Strong CV business, robust exports offset domestic weakness for Bajaj Auto


bajaj auto, motorcycle, bike, two wheeler

File photo: PTI


  Bajaj Auto was the biggest loser among Sensex companies on Friday: Disappointing earnings, coupled with overall selling pressure in the markets, saw the stock shed 4.9 per cent. While its top line performance for the quarter ended December 2017 was in line with estimates, the company disappointed both at the operating and net profit levels.


First, the volume performance. The company is trailing its peers as far as motorcycle volumes are concerned. Bajaj Auto’s domestic two-wheeler sales grew just two per cent over the year-ago quarter, while peer TVS Motor reported a 27 per cent increase in the same period. Analysts at Jefferies said that underperformance in domestic motorcycles continued in the December quarter and remains a structural concern for Bajaj Auto.

While the company continues to do well in the entry-level segment with the CT and Platina models, sales of which are up 19 per cent, new launches have not been as successful. Analysts at ICICI Securities say that though the company’s performance has improved in overall volume terms, no participation in the growing scooter segment and failure of recent launches like Avenger and V12/15 are a cause for concern.

However, what is working for Bajaj Auto is the strong showing of its commercial vehicle (CV) portfolio. New permits in Delhi and an open market in Maharashtra helped the company double its CV sales to 110,000 units in the December quarter. Exports of both CVs and two-wheelers have done well, posting a growth rate of 22-48 per cent over the year-ago period. These are driven by an uptick from new markets and recovery in large traditional markets such as Nigeria. Higher exports helped the company post an overall volume growth of 18 per cent in the December quarter.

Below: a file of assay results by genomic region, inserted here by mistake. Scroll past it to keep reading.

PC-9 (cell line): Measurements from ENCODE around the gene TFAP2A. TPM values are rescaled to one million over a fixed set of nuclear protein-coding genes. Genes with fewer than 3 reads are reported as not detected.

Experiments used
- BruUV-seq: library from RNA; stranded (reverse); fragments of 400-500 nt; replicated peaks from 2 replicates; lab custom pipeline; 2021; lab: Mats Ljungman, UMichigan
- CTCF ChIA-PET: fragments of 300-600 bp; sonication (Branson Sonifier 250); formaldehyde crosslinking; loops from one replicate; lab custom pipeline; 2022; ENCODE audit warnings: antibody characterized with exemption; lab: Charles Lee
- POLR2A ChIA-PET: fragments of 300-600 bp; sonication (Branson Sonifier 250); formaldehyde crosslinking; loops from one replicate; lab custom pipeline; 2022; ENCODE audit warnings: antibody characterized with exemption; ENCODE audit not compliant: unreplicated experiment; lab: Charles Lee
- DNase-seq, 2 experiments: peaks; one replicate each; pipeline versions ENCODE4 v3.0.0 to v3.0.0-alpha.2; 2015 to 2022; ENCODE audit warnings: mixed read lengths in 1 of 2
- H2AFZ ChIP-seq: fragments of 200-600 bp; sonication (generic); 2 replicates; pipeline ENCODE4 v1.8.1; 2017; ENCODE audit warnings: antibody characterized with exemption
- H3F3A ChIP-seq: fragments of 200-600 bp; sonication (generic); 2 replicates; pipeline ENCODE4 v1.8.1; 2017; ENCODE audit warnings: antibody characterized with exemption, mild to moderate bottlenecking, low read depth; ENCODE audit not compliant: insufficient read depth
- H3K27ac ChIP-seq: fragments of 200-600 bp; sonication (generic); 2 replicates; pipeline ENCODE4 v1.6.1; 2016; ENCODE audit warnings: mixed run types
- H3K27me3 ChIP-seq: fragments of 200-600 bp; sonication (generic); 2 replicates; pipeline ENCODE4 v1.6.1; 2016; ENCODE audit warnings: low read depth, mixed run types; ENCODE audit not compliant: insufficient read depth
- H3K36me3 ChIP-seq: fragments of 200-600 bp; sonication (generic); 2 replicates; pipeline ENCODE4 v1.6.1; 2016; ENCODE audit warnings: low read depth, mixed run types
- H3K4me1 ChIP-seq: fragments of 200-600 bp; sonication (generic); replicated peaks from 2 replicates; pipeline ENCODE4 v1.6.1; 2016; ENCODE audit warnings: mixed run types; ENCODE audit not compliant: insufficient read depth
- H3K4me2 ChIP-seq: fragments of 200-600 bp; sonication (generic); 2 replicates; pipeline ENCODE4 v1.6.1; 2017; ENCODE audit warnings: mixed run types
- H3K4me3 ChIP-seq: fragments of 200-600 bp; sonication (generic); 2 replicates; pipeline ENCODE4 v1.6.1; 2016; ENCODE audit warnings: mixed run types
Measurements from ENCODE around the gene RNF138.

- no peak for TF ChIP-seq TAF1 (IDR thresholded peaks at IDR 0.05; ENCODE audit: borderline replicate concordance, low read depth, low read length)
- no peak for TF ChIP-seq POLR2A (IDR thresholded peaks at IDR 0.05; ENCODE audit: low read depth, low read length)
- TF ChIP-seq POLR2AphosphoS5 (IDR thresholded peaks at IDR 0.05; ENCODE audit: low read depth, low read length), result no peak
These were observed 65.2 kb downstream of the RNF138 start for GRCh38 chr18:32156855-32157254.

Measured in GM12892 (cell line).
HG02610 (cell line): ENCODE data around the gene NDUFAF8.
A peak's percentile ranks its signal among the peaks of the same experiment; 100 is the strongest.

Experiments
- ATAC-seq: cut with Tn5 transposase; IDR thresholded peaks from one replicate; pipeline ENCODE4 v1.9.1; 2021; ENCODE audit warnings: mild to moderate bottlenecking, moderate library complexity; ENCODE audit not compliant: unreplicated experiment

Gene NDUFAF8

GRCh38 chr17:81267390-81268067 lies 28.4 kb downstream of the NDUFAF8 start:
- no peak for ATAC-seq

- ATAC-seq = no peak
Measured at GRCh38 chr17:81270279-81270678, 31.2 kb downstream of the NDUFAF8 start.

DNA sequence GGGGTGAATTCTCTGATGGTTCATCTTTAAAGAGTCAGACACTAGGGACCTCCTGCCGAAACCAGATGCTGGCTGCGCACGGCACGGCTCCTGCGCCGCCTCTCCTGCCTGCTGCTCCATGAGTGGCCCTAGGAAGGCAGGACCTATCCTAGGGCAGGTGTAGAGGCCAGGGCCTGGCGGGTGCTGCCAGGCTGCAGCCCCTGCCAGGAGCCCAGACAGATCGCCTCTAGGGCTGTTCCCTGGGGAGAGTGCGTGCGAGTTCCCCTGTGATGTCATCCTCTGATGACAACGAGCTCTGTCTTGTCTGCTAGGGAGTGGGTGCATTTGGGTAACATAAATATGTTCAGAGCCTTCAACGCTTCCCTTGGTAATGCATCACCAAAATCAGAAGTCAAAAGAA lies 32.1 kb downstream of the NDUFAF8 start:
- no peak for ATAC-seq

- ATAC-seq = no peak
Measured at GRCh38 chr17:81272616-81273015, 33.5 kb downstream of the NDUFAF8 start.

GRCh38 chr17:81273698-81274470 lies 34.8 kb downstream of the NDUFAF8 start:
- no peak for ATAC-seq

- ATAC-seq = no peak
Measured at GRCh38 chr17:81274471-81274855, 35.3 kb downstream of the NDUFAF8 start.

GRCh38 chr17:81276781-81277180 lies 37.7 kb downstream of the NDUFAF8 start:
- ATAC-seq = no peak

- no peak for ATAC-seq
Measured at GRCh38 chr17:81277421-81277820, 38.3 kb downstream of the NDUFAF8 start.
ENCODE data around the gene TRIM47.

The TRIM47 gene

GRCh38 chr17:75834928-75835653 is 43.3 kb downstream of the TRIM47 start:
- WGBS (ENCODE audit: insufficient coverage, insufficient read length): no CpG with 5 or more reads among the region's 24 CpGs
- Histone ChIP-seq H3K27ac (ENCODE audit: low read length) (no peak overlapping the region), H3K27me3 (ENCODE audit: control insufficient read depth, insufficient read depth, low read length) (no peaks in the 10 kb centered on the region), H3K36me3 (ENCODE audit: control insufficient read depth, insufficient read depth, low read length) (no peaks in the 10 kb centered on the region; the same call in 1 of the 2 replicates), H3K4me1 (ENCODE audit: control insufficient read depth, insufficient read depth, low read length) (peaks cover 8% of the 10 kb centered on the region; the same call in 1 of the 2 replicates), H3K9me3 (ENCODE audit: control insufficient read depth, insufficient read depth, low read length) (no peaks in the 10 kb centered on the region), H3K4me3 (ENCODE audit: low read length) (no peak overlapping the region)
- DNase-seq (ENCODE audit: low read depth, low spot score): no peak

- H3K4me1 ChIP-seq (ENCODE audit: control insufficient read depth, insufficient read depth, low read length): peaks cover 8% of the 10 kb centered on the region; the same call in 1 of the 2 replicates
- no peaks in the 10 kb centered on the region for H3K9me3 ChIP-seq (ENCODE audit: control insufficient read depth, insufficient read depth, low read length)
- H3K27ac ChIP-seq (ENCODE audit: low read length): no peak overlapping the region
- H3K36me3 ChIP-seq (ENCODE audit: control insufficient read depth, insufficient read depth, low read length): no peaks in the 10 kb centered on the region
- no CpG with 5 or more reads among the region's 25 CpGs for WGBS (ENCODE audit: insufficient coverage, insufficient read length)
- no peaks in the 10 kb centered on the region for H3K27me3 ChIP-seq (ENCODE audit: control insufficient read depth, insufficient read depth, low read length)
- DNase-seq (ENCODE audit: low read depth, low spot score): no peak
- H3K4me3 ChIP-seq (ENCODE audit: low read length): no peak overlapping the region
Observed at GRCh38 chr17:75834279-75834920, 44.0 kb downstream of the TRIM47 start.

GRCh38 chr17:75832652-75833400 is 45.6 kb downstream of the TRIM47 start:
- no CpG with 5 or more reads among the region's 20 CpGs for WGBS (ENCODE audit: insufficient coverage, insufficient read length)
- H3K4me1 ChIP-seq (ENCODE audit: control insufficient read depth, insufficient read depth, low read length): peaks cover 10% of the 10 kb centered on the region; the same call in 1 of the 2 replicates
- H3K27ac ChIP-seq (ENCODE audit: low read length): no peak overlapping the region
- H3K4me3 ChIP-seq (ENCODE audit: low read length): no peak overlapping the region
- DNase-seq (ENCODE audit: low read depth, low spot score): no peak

Given the increasing proportion of sales in the overall portfolio of the more-profitable three-wheelers, realisations and gross margins (indicates profitability after considering the cost of output sold) were robust in the third quarter. What spoilt the show, however, were higher other expenses, which led to operating profit margins of 19.3 per cent, which was below estimates. The bottom line, too, was lower than estimates, given lower other income on the back of a mark-to-market loss on its investment portfolio due to rising bond yields.

To stem the slide and improve volumes as well as market share in the motorcycles segment, the company launched a slew of bikes in January, 2018. These launches include the New Discover 110 and Discover 125 and the new Avengers – Cruise 220 and Street 220. Some of this is reflected in the volumes for January as the company posted 36 per cent domestic growth in motorcycles. Overall growth, including commercial vehicles (CVs), grew 46 per cent year-on-year on a weaker base in January. While 2018 has started on a good note for Bajaj Auto, the street would surely keep an eye on how the trend develops in the coming months.